Preventing Heat-Related Illness on the Job

February 25, 2019 • Missouri Employers Mutual

Heat-related illness doesn’t just happen, it’s preventable even if the temperature outside isn’t. Employees in some of our nation’s largest industries have an increased heat illness exposure including:

  • Healthcare employees working in homes without air conditioning
  • Loading dock workers
  • Heavy manufacturing
  • Construction
  • Masonry
  • Roofing

Preventing heat-related illness isn’t complicated or expensive. Read more for some solutions.

Types of heat-related illness:

Heat cramps are caused by a loss of salt, can occur in the legs and arms, and are associated with weakness, sweating and light-headedness.

Heat exhaustion occurs when the body tries to cool itself, and is accompanied by profuse sweating that leads to red, dry skin. Additional indicators are nausea, vomiting, weakness and rapid, thread pulse. This stage often leads to a more serious condition—heat stroke.

Heat stroke is a sign that the body is beginning to shut down. Unconsciousness follows and skin becomes red, dry and hot. Breathing is shallow and pulses are bounding and strong. If left untreated, death will follow.

Roofers work on a roof in the sun and heat

Employees should know:

  • Hydration best practices; one cup of water every 15 to 20 minutes. Employees should not drink more than 12 quarts of water a day.
  • Caffeine, alcohol and sugary drinks (including sports drinks) increase the risk of dehydration.
  • Where they can access drinking water at all times.
  • How often they will take rest breaks.
  • The warning signs of heat-related illness for themselves and coworkers.
  • What to do when a heat-related illness is suspected.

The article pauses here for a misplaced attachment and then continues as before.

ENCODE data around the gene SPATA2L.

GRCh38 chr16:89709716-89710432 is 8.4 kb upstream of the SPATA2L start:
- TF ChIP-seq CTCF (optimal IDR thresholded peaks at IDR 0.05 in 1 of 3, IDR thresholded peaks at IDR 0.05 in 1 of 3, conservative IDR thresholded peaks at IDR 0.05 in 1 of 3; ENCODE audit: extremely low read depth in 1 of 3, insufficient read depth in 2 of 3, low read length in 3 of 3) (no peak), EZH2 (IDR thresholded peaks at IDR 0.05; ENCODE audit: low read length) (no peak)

• Proper clothing for working in the heat and sun.
  • How to contact emergency services.

Employers should:

  • Evaluate which employee activities expose them to sustained heat and then create an action plan for heat-related illness prevention.
  • Equip manufacturing environments with roof vents, fans, misting devices and portable air-conditioners.
  • Provide home health aides with portable, personal fans that can be taken from home-to-home, or even left in the home if need be.
  • Scrutinize overtime. Overtime work spent in the heat and sun could also mean that an employee could be suffering from fatigue.
  • Provide drinking water, and make sure drinking water containers are clean and refreshed every 24 hours.
  • Keep an eye on employees. Take note of employees who are continuously drinking sugary sodas or caffeine on the job site. Remind them that it could lead to a lack of hydration, resulting in a heat-related illness.
  • Consider scheduling additional rest breaks.
  • Consider altering summer work hours, to avoid work in extreme heat.
  • Provide an area for cooling. The first rule for treating heat-related illness is to remove the person from the heat exposure. Have cool packs, drinking water and a cool space available, to include an air-conditioned vehicle or room.

When the proper precautions are taken, employees should never have to experience heat-related illness. The Occupational Safety and Health Administration now provides a Heat Safety App for both Android and iPhone operating systems that helps employers calculate the current heat index and risk level and then provides a list of the appropriate safety precautions. Review some of these heat-related illness resources before your next safety meeting:

Hot Weather Safety Tool Box Talk

OSHA Heat-related Illness and First Aid

CDC Heat Stress

February 25, 2019
Missouri Employers Mutual
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